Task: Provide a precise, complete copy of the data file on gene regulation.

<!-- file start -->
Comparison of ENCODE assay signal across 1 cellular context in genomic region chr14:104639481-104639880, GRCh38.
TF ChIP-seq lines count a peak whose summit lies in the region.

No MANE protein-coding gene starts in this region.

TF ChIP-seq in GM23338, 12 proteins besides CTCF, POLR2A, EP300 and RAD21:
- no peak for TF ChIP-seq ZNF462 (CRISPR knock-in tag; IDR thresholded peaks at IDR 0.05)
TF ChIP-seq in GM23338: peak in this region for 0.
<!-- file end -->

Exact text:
Comparison of ENCODE assay signal across 1 cellular context in genomic region chr14:104639481-104639880, GRCh38.
TF ChIP-seq lines count a peak whose summit lies in the region.

No MANE protein-coding gene starts in this region.

TF ChIP-seq in GM23338, 12 proteins besides CTCF, POLR2A, EP300 and RAD21:
- no peak for TF ChIP-seq ZNF462 (CRISPR knock-in tag; IDR thresholded peaks at IDR 0.05)
TF ChIP-seq in GM23338: peak in this region for 0.